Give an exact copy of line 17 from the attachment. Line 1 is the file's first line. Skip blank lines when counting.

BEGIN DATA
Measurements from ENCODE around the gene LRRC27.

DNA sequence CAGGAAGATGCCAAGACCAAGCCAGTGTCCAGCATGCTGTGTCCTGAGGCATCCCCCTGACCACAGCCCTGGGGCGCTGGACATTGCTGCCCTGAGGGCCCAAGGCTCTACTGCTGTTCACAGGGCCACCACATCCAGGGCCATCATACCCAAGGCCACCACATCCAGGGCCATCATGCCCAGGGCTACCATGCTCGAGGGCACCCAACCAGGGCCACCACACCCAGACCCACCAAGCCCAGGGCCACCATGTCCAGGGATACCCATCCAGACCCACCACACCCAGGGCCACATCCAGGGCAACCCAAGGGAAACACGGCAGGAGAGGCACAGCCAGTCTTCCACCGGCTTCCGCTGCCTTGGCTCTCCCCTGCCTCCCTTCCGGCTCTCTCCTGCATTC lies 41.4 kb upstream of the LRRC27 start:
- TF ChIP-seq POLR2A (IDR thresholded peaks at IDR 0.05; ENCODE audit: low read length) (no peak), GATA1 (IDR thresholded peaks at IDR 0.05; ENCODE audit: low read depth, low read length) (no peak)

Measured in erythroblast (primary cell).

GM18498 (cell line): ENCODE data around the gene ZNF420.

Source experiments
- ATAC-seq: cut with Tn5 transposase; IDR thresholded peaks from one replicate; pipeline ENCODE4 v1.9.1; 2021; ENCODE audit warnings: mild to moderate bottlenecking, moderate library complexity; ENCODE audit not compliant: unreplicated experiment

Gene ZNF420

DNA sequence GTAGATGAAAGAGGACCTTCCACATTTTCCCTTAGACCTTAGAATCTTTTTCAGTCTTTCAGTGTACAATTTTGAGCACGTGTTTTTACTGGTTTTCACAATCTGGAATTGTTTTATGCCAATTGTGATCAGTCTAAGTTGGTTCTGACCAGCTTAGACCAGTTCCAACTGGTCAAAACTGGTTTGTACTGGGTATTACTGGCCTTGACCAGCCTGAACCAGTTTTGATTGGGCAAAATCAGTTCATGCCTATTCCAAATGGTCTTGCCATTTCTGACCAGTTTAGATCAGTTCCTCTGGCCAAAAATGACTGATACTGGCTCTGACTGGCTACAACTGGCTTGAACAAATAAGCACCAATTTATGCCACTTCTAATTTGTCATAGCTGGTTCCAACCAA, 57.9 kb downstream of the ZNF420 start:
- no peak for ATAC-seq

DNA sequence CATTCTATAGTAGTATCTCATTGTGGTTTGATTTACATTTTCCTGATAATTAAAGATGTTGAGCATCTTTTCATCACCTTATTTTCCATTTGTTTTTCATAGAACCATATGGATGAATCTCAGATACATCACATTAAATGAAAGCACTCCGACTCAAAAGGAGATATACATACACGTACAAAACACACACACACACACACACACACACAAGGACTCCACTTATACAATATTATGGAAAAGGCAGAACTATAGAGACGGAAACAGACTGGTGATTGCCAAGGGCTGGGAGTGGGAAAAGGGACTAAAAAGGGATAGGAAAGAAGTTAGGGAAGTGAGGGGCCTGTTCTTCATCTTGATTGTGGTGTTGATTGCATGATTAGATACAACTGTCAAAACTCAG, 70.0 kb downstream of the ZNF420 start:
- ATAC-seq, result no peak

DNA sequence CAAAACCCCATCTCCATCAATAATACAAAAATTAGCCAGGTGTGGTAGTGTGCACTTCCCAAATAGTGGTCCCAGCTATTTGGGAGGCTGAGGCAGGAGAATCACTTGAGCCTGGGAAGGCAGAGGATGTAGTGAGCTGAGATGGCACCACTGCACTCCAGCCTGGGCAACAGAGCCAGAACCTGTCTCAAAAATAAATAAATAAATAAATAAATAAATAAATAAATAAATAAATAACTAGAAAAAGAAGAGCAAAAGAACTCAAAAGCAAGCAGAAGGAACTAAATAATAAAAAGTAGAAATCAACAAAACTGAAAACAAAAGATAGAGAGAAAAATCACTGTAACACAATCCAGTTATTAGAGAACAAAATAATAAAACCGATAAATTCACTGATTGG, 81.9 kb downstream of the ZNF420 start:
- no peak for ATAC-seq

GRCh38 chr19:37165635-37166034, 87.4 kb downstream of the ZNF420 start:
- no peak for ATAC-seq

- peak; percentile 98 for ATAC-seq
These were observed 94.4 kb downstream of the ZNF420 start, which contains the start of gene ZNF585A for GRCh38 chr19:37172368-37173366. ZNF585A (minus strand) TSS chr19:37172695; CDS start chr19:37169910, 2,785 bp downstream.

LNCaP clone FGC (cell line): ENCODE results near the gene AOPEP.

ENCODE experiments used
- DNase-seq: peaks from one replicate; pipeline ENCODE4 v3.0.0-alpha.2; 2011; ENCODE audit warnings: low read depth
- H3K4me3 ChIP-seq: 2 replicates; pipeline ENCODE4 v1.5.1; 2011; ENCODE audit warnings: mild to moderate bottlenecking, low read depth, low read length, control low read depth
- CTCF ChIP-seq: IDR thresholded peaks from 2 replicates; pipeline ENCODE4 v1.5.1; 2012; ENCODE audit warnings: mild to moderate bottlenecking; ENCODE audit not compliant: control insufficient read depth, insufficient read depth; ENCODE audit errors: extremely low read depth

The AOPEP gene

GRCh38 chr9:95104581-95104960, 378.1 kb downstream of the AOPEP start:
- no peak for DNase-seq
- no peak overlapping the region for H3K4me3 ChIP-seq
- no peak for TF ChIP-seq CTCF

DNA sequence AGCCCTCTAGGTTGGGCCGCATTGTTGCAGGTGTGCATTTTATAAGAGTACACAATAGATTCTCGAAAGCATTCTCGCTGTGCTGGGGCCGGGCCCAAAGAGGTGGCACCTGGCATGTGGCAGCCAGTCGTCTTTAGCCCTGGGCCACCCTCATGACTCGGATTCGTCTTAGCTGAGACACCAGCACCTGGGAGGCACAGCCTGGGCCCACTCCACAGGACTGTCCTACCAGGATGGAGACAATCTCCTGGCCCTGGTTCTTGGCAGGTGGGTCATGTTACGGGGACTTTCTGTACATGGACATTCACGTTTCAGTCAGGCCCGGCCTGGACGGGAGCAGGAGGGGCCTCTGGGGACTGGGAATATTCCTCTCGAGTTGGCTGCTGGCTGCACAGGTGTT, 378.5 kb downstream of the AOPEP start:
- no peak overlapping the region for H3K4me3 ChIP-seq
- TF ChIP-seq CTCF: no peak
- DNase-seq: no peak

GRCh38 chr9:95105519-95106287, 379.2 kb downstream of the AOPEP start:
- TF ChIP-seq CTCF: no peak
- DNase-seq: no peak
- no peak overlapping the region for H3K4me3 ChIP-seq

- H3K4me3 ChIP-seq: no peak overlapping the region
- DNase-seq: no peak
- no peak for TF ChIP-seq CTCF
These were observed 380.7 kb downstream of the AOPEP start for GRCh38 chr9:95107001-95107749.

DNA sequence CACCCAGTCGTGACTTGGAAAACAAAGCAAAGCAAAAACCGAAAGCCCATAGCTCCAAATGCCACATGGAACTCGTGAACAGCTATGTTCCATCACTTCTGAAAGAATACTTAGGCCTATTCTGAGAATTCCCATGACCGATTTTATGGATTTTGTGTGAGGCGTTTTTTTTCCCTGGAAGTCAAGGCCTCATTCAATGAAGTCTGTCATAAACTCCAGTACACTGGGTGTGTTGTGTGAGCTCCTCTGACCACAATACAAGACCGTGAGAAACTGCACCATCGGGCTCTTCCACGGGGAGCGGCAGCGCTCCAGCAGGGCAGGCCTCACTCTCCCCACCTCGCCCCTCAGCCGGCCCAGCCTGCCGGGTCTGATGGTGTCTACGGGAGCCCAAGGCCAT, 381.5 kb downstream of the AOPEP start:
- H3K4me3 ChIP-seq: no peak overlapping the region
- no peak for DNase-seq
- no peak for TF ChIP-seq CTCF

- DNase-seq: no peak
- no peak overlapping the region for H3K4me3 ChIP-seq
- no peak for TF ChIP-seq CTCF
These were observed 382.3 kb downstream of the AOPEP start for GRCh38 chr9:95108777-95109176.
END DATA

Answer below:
- peak; percentile 98 for ATAC-seq